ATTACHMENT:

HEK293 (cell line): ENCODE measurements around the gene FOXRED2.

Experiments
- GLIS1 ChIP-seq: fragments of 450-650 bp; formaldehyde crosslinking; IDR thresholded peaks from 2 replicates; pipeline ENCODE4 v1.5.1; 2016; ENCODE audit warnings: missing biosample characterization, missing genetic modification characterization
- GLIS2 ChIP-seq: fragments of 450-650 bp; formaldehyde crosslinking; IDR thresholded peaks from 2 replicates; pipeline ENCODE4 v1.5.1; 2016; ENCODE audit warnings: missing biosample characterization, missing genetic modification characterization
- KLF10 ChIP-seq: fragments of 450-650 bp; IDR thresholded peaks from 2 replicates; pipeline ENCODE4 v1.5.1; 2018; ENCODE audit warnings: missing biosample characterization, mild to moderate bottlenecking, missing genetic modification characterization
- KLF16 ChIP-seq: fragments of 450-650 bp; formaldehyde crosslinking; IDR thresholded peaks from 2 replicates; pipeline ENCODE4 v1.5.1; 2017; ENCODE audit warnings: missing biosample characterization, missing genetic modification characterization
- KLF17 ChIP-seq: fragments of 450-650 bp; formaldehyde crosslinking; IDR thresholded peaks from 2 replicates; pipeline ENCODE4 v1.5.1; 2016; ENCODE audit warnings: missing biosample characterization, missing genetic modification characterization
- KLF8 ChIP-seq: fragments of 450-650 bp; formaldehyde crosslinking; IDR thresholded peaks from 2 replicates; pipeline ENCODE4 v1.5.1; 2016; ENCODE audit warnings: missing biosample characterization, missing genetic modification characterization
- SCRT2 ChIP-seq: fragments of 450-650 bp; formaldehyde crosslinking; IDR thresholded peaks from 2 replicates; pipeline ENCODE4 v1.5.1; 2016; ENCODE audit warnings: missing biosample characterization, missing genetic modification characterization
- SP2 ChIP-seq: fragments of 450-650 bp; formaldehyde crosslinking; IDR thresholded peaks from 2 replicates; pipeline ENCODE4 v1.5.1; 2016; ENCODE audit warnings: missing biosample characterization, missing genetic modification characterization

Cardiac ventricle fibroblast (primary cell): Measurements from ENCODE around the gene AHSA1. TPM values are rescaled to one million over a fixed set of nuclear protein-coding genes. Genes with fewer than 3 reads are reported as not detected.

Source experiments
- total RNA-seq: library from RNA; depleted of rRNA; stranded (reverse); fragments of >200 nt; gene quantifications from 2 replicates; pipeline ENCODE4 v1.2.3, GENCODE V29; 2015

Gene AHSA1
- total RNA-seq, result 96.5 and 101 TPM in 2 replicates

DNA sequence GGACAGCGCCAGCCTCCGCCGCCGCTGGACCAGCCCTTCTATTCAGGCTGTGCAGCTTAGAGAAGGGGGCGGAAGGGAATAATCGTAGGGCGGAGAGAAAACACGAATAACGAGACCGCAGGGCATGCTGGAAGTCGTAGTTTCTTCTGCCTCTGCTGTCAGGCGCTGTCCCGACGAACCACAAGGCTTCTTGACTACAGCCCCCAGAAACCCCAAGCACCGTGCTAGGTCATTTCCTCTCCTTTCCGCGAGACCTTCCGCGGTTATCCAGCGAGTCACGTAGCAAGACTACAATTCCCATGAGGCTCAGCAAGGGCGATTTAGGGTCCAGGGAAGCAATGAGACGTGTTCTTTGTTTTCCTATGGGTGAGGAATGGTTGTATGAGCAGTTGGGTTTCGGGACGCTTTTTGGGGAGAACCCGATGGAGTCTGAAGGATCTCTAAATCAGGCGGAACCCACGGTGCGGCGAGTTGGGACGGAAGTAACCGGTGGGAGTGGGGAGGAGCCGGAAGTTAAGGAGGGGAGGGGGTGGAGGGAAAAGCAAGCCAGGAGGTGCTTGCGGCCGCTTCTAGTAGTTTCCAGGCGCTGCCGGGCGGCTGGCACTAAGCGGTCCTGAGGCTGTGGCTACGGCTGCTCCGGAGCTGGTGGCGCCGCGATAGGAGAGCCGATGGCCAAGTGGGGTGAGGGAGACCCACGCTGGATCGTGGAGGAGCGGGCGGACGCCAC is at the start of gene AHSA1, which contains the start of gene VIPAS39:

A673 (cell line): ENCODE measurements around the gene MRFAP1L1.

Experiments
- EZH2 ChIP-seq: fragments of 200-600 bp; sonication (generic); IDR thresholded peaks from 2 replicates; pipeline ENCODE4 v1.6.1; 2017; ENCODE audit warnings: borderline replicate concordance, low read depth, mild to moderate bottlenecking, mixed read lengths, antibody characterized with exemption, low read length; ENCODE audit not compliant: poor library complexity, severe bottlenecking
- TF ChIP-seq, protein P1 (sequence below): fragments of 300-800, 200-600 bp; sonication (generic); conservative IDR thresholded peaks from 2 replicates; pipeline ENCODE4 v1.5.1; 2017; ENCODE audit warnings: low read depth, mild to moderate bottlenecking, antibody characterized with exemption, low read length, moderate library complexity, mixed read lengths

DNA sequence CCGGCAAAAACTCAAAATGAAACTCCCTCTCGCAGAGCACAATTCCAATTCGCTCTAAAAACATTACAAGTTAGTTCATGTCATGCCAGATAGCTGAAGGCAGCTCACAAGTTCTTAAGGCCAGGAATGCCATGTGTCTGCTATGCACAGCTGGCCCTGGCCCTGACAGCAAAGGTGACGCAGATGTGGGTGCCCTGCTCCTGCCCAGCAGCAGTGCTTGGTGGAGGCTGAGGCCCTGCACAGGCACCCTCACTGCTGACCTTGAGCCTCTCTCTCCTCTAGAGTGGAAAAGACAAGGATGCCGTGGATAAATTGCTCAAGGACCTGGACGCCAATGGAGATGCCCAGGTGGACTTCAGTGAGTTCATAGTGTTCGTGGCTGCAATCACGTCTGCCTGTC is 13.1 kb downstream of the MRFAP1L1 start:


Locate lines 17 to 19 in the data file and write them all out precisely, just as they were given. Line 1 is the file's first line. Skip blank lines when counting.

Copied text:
A673 (cell line): ENCODE measurements around the gene MRFAP1L1.

Experiments
- EZH2 ChIP-seq: fragments of 200-600 bp; sonication (generic); IDR thresholded peaks from 2 replicates; pipeline ENCODE4 v1.6.1; 2017; ENCODE audit warnings: borderline replicate concordance, low read depth, mild to moderate bottlenecking, mixed read lengths, antibody characterized with exemption, low read length; ENCODE audit not compliant: poor library complexity, severe bottlenecking